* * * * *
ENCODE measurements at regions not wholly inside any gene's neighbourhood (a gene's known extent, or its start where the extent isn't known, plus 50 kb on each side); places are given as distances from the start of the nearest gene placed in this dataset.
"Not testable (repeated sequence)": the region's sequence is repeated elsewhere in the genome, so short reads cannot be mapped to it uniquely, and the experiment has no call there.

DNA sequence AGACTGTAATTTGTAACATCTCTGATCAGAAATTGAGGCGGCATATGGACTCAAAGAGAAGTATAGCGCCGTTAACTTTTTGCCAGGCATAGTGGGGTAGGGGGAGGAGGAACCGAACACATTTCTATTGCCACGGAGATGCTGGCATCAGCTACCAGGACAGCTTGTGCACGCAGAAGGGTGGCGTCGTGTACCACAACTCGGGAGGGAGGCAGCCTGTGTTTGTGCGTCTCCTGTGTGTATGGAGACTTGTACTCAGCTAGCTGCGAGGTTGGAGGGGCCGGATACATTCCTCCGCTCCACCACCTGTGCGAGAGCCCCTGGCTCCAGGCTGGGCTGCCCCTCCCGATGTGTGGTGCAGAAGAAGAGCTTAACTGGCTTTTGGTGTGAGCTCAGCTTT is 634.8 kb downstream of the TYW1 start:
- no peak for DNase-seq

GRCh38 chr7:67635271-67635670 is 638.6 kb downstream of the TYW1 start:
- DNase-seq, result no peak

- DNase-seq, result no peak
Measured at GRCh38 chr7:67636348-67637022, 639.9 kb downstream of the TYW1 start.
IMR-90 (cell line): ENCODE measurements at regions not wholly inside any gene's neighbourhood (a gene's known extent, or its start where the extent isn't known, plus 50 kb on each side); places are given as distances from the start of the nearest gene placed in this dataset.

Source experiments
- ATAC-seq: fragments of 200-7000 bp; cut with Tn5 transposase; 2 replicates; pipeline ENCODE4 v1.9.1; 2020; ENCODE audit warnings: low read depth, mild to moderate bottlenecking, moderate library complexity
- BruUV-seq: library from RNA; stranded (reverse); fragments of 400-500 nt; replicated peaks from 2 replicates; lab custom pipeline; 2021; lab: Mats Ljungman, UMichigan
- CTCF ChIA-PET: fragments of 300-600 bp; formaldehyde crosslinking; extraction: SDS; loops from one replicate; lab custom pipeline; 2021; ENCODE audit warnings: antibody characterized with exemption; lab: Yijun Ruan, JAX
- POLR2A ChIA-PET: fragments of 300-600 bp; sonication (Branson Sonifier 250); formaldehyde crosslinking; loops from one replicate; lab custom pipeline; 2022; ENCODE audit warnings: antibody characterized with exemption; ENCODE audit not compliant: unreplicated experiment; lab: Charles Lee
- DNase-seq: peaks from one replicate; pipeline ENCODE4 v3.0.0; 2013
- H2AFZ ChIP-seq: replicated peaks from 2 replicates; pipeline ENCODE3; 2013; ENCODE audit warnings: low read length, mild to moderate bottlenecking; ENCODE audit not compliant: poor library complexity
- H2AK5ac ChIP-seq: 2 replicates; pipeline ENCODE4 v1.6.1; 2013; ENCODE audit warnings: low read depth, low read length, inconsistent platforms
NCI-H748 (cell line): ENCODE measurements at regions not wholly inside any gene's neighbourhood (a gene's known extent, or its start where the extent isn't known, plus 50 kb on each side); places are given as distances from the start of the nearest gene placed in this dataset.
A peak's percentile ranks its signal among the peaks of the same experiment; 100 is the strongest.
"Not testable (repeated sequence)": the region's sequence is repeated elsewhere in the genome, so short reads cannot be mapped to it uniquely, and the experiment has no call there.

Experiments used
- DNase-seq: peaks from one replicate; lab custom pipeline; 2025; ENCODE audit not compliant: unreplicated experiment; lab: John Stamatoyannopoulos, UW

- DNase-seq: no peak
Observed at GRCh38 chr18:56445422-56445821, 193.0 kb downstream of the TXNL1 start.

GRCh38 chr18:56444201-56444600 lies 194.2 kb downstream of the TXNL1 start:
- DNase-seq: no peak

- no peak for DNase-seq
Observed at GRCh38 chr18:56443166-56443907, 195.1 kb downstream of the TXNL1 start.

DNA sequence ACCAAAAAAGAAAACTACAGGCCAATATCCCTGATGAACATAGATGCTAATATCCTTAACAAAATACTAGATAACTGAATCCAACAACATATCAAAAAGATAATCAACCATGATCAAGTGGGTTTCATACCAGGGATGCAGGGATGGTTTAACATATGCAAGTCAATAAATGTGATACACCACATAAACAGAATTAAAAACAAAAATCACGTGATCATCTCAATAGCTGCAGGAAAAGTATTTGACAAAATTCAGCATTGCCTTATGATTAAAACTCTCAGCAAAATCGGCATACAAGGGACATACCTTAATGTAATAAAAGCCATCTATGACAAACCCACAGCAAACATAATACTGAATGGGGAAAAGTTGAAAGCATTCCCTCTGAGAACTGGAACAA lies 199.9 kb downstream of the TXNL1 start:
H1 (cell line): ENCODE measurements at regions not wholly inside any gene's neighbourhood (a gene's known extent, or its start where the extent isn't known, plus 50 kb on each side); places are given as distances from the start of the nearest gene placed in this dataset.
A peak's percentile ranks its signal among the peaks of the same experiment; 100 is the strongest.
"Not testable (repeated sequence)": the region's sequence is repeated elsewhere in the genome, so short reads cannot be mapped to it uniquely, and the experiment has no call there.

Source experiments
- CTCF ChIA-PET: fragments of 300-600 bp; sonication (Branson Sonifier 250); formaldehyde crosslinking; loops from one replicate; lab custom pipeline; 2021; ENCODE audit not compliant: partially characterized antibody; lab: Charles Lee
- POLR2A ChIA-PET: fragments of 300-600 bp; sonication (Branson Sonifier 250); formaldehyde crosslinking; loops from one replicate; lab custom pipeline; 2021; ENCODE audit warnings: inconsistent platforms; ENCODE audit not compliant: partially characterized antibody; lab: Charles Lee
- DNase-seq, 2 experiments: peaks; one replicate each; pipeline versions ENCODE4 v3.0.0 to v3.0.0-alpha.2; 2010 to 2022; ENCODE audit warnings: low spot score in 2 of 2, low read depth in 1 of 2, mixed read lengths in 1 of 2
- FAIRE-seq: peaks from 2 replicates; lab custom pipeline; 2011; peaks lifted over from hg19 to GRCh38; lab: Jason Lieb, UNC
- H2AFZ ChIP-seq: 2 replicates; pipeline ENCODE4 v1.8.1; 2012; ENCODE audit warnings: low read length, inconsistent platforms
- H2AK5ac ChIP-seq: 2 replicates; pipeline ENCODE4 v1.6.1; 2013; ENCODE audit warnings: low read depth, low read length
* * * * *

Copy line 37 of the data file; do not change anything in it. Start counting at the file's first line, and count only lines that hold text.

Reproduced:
- FAIRE-seq: peaks from 2 replicates; lab custom pipeline; 2011; peaks lifted over from hg19 to GRCh38; lab: Jason Lieb, UNC